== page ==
Jaxa-Rozen, Marc; Pratiwi, Astu Sam; Trutnevyte, Evelina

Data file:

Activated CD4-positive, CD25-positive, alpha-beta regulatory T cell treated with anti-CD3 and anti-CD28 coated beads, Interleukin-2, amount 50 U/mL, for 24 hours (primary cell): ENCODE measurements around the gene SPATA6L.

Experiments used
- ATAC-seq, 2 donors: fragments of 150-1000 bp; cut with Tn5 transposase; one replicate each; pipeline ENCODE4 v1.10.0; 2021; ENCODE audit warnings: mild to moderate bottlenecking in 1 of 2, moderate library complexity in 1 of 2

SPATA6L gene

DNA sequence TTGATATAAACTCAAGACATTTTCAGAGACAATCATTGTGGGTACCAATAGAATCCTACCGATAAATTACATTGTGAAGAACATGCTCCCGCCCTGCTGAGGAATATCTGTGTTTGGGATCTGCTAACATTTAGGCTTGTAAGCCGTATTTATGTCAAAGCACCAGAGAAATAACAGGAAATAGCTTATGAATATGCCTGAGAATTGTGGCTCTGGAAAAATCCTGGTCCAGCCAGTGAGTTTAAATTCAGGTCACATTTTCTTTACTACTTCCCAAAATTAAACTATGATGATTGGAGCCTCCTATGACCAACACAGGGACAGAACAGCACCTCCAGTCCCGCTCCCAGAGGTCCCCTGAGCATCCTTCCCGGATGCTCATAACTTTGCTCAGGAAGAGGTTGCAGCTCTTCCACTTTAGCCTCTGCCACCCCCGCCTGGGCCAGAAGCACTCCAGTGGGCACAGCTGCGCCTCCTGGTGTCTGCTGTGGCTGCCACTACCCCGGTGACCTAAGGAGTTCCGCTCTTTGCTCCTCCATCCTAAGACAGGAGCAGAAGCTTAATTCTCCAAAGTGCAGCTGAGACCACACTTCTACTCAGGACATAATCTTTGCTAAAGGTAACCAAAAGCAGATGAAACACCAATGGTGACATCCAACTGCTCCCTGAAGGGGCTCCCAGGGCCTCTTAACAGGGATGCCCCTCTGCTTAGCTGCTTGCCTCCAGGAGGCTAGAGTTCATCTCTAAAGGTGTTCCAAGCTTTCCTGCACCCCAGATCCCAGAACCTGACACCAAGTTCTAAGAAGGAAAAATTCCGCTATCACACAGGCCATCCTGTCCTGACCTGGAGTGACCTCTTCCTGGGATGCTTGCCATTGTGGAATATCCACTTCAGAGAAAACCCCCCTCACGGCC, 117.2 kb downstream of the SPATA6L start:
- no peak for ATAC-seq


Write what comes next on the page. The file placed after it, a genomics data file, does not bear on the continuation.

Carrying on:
Methods for uncertainty and sensitivity analysis are increasingly applied to investigate the effects of uncertainty in life-cycle assessment (LCA). However, standard “one-at-a-time” sensitivity analysis can be misleading when estimating the influence of uncertain inputs in complex models. Methods for global sensitivity analysis are more reliable, but typical variance-based techniques of global sensitivity analysis are computationally demanding and require meeting specific assumptions on the computed distributions of environmental impacts. We demonstrate three emerging techniques that yield new insights on uncertainty in typical LCA applications with any type of impact distributions, trade-offs between impacts, and interactions between uncertain model inputs. To estimate the influence of model inputs, we apply the PAWN technique for distribution-based global sensitivity analysis. To identify trade-offs between impacts and interactions between inputs, we use spectral clustering and the Patient Rule Induction Method for scenario discovery. These three techniques are applicable with generic Monte Carlo sampling and common LCA software. We demonstrate these three techniques, using a case study on life-cycle environmental impacts of geothermal heating in the State of Geneva, Switzerland. We find that the PAWN technique computationally efficiently estimates the influence of uncertain inputs, requiring a smaller number of model executions than variance-based global sensitivity analysis. Combining spectral clustering with scenario discovery also enables precisely identifying combinations of uncertain input values that lead to different outcomes in environmental impacts. We recommend adding these three techniques to uncertainty and sensitivity analysis in LCA as they offer less methodological constraints and extend the range of uncertainty insights gained at a minimal computational cost.